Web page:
The bill would also allow for programs to provide treatment for people struggling with compulsive gambling addictions. It would also allow at least $500,000 per year from the Gaming Commission Fund to go to the Compulsive Gamblers Fund.

The bill also would commission a study to be conducted every five years to investigate the impact of gaming.

Any person who owns more than 5 percent of a "sports governing body or its member teams" would be ineligible to place bets on sporting events. A sports governing body may also request that a game be banned from sports wagering, which can be granted if sports wagering operators see good cause for doing so.

Under the bill, any licensed applicant must apply and pay a $100,000 fee to the Missouri Gaming Commission to be authorized for facilitating sports wagering. Annual renewal fees for licenses could be up to $125,000.

The bill has been referred to the Senate Appropriations Committee and is awaiting further discussion.

Senate Bill 279, proposed by Hoskins, would remove any language barring sports betting from existing laws outlining gaming and would include sports wagering in the definition of a "game of skill." It did not include any greater provisions for enforcement, taxing or funding other programs.

The bill is awaiting a second reading and has yet to be assigned to a committee.

House Bill 556, proposed by Rep. Dan Houx, R-Warrensburg, would also permit sports wagering as a "game of skill" and would develop a research report three times a year to study compulsive gambling. The bill is similar to bills from Luetkemeyer and Griffith.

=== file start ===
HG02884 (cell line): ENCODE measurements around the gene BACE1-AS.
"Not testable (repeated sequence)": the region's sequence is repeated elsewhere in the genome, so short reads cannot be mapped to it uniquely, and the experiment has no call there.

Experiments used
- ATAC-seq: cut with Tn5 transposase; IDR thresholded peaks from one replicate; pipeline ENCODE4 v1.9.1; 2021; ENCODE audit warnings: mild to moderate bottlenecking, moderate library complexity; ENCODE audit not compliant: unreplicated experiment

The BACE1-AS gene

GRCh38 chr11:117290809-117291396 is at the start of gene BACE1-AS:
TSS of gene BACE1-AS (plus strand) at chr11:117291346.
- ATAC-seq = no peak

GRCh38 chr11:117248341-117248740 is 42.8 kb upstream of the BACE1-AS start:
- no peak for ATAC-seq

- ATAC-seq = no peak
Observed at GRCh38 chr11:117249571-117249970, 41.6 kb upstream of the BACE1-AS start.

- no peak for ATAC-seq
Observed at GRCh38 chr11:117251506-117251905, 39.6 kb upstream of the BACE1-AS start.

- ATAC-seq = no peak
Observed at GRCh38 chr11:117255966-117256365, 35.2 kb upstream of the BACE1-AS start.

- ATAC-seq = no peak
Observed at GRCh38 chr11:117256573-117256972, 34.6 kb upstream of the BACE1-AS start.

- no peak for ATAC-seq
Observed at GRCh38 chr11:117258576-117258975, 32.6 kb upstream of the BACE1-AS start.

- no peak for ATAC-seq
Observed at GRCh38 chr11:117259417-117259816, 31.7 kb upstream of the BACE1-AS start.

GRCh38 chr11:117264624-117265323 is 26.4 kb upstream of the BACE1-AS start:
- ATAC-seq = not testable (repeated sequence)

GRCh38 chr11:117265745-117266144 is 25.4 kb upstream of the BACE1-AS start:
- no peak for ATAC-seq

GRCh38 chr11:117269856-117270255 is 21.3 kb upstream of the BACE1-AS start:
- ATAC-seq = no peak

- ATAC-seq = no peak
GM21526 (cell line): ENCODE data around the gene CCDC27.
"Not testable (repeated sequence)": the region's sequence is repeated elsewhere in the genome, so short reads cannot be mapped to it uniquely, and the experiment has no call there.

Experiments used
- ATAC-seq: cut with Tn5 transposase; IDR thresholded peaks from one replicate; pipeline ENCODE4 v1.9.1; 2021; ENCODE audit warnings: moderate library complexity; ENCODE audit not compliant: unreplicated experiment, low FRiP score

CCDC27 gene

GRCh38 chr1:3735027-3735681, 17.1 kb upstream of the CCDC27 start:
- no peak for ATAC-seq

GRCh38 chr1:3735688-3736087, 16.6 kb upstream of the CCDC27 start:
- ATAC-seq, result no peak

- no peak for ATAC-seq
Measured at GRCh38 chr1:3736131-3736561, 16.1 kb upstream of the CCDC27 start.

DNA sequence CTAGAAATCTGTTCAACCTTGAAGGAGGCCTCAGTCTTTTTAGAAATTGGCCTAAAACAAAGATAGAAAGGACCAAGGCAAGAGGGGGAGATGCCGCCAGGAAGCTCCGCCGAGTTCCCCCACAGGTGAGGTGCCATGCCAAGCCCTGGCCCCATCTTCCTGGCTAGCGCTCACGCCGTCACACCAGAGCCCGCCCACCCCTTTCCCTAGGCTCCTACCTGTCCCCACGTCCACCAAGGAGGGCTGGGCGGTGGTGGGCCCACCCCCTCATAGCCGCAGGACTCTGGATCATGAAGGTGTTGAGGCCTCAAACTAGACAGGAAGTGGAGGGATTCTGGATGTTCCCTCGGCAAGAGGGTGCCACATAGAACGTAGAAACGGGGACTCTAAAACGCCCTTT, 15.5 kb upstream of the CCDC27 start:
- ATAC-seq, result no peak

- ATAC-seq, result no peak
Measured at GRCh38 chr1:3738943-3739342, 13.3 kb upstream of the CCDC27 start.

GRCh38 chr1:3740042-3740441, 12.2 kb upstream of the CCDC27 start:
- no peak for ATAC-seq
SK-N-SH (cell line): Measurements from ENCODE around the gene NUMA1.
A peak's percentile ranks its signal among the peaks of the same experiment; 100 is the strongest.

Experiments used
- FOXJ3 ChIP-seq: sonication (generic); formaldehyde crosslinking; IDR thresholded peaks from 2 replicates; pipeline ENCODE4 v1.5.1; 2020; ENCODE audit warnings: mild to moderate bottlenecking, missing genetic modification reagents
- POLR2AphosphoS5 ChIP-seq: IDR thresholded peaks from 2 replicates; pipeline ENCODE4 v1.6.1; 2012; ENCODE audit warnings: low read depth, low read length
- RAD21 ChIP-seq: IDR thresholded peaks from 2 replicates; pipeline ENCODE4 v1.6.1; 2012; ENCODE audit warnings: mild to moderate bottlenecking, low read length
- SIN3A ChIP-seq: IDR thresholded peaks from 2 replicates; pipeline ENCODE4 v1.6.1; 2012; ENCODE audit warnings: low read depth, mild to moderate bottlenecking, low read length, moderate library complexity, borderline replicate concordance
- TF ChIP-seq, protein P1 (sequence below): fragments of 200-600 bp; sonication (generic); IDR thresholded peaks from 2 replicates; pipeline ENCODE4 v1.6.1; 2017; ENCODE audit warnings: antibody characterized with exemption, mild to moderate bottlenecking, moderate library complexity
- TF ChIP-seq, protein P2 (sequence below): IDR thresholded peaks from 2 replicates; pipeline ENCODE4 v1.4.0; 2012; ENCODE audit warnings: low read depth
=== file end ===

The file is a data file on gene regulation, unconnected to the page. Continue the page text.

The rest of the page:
Under the bill, adjusted gross receipts from licensed gambling games would not include receipts from sports wagering.

The bill has been referred to the House Emerging Issues Committee.

House Bill 581, sponsored by Phil Christofanelli, R-St. Peters, is nearly identical to HB 556 and is also referred to the House Emerging Issues Committee. Neither has been set on the House calendar.

SB 1: Modifies provisions relating to gaming


https://bit.ly/3jxPCT1

Sponsor: Denny Hoskins, R-Warrensburg

SB 30: Authorizes sports wagering

https://bit.ly/3RvS8Wo

Sponsor: Sen. Tony Luetkemeyer, R-Parkville

SB 279: Modifies provisions related to gaming

https://bit.ly/3jBvO0S

Sponsor: Denny Hoskins, R-Warrensburg

HB 556: Modifies provisions related to gaming

https://bit.ly/3DGIri2

Sponsor: Dan Houx, R-Warrensburg

HB 581: Modifies provisions related to gaming

https://bit.ly/3HqhS1C

Sponsor: Rep. Phil Christofanelli, R-St. Peters

HB 953: Enacts provisions relating to sports wagering

https://bit.ly/3Rxwilo

Sponsor: Rep. Dave Griffith, R-Jefferson City